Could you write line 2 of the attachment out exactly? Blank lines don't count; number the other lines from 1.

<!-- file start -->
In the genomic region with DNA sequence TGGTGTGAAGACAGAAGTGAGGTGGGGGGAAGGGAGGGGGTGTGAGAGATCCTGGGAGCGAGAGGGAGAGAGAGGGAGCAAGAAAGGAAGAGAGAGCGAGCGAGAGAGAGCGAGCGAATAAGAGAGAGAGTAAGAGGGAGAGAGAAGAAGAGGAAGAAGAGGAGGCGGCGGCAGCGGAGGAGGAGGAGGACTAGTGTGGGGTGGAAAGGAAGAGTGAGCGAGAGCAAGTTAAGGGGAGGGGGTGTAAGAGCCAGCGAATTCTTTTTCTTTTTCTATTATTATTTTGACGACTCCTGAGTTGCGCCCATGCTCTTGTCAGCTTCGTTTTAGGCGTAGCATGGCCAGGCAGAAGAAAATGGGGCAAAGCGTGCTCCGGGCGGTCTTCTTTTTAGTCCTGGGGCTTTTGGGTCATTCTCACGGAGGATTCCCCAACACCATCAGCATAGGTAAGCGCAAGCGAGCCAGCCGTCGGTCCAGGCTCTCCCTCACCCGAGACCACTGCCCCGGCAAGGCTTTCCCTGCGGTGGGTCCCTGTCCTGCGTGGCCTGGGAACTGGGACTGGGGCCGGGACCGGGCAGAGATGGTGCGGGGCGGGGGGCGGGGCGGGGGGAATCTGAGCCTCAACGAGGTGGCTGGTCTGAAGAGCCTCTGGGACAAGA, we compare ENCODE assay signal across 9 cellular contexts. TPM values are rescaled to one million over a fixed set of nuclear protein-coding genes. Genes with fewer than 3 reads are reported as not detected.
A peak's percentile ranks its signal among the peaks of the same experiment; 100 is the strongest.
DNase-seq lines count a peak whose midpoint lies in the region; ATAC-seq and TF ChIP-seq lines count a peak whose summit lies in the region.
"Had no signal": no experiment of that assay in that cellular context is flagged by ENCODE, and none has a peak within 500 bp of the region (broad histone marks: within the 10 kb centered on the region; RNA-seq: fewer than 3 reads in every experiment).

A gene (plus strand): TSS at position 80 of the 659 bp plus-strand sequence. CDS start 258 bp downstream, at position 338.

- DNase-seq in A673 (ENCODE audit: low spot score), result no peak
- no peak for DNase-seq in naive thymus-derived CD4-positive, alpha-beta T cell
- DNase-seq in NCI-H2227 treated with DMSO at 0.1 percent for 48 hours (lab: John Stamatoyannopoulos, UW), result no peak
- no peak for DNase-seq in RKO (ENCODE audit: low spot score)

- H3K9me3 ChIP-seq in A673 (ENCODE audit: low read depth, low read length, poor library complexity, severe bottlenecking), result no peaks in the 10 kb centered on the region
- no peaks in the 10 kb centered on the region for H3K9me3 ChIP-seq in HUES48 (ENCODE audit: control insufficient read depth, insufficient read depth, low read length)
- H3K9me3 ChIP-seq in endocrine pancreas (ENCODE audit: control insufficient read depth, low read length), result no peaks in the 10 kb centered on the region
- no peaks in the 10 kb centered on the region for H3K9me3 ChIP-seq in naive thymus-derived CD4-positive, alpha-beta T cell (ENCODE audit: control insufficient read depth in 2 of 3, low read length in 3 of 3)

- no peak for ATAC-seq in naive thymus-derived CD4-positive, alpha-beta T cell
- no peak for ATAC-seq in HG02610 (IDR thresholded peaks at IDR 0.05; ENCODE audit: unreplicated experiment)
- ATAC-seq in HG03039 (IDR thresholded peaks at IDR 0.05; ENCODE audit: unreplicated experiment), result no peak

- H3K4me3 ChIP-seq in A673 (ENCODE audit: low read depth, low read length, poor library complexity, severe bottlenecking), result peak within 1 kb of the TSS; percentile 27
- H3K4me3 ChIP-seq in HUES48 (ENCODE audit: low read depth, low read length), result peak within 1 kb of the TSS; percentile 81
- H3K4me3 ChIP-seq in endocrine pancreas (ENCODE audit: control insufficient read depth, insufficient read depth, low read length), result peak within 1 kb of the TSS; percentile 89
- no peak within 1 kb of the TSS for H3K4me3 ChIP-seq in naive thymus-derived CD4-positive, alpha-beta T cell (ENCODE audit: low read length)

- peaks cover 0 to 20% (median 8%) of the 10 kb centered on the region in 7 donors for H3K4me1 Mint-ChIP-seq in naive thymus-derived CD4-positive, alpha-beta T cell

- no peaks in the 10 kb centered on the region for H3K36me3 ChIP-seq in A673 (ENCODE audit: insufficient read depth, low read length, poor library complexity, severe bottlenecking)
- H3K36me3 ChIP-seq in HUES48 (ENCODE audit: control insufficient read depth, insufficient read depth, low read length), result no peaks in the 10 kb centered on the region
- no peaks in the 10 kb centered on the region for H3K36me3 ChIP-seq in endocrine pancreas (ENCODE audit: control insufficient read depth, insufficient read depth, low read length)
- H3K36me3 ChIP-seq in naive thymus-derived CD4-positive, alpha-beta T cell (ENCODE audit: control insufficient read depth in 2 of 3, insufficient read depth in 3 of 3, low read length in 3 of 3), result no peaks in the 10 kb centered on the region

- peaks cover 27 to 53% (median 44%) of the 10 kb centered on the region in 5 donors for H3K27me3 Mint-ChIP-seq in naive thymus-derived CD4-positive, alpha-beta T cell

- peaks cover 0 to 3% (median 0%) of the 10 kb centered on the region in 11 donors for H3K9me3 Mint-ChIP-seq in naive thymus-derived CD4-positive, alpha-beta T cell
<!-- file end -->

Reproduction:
A peak's percentile ranks its signal among the peaks of the same experiment; 100 is the strongest.